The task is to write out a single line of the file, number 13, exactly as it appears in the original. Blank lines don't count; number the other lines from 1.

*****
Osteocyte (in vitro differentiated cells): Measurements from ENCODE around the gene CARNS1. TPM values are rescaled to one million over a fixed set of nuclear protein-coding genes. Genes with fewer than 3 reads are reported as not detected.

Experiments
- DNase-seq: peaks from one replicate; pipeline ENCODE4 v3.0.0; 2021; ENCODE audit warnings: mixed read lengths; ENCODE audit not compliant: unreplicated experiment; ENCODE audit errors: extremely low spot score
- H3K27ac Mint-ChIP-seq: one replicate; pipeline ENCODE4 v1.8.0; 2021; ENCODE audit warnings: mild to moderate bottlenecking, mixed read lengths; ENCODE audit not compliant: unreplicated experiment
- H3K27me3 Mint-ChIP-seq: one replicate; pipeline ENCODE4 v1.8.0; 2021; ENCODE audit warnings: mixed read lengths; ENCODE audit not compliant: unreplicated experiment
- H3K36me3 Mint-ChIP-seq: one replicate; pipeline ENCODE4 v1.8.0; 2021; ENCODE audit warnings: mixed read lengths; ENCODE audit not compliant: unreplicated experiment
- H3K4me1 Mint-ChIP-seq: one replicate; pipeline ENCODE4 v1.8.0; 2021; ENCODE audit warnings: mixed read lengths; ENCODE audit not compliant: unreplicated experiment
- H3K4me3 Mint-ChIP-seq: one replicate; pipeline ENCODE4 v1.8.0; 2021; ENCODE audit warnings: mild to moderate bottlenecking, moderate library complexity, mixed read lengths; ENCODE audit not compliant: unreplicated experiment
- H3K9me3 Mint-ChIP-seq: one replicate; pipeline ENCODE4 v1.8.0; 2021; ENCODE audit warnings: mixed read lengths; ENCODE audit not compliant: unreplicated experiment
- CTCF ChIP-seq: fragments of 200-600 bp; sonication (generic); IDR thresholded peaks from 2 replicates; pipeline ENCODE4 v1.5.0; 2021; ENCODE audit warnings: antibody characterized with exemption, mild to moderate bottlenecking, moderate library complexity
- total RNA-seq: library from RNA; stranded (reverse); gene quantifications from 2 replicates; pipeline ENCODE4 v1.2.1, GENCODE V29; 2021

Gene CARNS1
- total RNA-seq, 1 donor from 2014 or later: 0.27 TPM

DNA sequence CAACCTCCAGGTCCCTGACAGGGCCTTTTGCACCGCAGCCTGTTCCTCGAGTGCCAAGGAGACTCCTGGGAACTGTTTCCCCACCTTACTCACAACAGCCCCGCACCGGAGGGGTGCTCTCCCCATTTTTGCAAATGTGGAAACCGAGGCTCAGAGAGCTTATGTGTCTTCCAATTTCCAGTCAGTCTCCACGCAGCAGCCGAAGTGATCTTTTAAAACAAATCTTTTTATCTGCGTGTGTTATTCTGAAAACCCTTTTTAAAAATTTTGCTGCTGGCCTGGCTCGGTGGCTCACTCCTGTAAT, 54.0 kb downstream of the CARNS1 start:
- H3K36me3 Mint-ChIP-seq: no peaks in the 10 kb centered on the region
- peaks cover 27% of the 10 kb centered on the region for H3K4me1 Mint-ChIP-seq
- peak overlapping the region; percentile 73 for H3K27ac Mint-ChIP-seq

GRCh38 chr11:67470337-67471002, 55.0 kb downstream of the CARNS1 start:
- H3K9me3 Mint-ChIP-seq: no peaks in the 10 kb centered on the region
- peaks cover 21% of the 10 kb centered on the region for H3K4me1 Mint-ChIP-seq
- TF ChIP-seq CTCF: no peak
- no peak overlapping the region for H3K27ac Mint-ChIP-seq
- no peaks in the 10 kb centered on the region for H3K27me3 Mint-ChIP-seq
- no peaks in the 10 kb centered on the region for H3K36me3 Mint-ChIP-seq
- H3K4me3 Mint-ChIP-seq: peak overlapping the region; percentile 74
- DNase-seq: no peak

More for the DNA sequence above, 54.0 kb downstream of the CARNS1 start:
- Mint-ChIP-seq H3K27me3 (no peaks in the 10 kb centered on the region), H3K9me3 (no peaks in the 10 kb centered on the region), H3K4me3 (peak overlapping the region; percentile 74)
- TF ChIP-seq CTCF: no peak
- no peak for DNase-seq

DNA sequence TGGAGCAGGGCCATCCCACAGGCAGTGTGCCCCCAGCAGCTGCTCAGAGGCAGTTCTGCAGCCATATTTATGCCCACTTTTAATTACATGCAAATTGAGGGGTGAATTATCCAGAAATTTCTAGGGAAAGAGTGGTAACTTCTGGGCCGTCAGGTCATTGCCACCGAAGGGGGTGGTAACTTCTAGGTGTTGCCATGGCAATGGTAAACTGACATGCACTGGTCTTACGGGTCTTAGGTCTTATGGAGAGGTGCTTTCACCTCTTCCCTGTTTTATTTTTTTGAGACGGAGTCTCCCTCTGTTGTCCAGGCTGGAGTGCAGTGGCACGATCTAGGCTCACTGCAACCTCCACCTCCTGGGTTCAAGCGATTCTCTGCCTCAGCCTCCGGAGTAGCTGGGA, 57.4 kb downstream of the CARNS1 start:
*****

- total RNA-seq, 1 donor from 2014 or later: 0.27 TPM